Every advanced society in the galaxy relies on the technology of the Protheans, an ancient species that vanished fifty thousand years ago. After discovering a cache of Prothean technology on Mars in 2148, humanity is spreading to the stars; the newest interstellar species, struggling to carve out its place in the greater galactic community.
On the edge of colonized space, ship commander and Alliance war hero David Anderson investigates the remains of a top secret military research station; smoking ruins littered with bodies and unanswered questions. Who attacked this post and for what purpose? And where is Kahlee Sanders, the young scientist who mysteriously vanished from the base-hours before her colleagues were slaughtered?
Sanders is now the prime suspect, but finding her creates more problems for Anderson than it solves. Partnered with a rogue alien agent he can't trust and pursued by an assassin he can't escape, Anderson battles impossible odds on uncharted worlds to uncover a sinister conspiracy . . . one he won't live to tell about. Or so the enemy thinks.
From the Paperback edition.
Showing 1-3 of the 3 most recent reviews
1 . An Excellent Addition to Mass Effect
Posted August 05, 2010 by Daniel , New YorkFor fans of the Mass Effect series of video games, this book is a must read. Revelation takes place several years before the events in the first Mass Effect, long before Normandy was built and Shepard was probably just a child. The story is suspenseful but, if you have played the games, you know what the end result will be. Therefore, the book acts as filler, providing a richer back-story and complementing the games. Revelation follows Anderson and Saren, showing their disastrous first mission and the conspiracy leading up to it. The book also introduces a new character to the Mass Effect universe, Kahlee Sanders. Her role is well understood from the beginning, but the reader is left guessing as to how her story unfolds. Personally, I would like to see Sanders or her father added into the game universe. Mass Effect Revelation is a surprise since most books based off video games are rarely well done. The writer chose not to base Revelation too heavily on game events triggered by the player, only locations and a few characters were used. For those with little knowledge of Mass Effect, this book will take some time to figure out as many aspects of the plot assumes you know at least something about the universe already. To appeal to this particular crowd, the author has added explanations where necessary. Revelation is an excellent book set in the complex Mass Effect universe. Locations and characters come alive and the story has many mysterious qualities to it, just like the game.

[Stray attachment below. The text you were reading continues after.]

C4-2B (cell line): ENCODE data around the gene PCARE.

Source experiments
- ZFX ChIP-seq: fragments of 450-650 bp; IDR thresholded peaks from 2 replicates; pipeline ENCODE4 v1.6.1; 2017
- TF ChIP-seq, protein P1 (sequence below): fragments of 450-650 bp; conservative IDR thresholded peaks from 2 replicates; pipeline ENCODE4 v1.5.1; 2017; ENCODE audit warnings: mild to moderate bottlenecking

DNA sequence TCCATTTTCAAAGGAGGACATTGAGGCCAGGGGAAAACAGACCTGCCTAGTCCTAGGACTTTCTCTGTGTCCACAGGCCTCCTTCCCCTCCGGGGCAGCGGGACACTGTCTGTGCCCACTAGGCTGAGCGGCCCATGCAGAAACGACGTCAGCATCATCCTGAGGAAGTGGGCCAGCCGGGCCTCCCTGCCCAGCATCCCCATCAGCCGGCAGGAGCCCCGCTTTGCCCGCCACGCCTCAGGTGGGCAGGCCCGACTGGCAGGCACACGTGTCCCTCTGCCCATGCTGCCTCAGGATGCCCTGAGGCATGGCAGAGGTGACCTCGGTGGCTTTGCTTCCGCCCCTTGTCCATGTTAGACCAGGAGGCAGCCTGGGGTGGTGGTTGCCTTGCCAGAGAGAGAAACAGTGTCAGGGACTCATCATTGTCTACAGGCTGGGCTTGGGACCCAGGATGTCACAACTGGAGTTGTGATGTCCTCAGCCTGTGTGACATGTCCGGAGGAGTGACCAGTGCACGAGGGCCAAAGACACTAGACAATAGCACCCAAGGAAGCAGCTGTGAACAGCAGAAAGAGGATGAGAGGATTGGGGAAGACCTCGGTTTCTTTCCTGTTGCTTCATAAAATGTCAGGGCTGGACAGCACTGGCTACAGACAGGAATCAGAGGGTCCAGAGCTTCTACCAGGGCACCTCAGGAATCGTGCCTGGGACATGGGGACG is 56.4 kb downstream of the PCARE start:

2 . great prolog to a great game
Posted March 02, 2010 by Aaron , Mohave ValleyI loved this book! I havent had any luck with books before but this book had a good amount of action and suspence that kept me reading. This book went into detail about the sketchy relationship between David Anderson, and Seren that was breifly mentioned in the first game. Even for people that have never played the games I beleve there is a great deal of explanations (that i never even knew about) that would keep any person intrested. Thrilling action, suspence and a shocking "Revelation" at the end would entice any action reader.
3 . How it all started
Posted December 09, 2009 by Matt S , WashingtonIf you played the video game Mass Effect (PC or 360) and was enthralled with the story BioWare created then you have to read this book. Drew Karpyshyn (writer of the book) also wrote the game, so you getting the beginning of the story directly from the source! You learn about how the Captain Anderson came to be and how the hatred towards Saren came to be.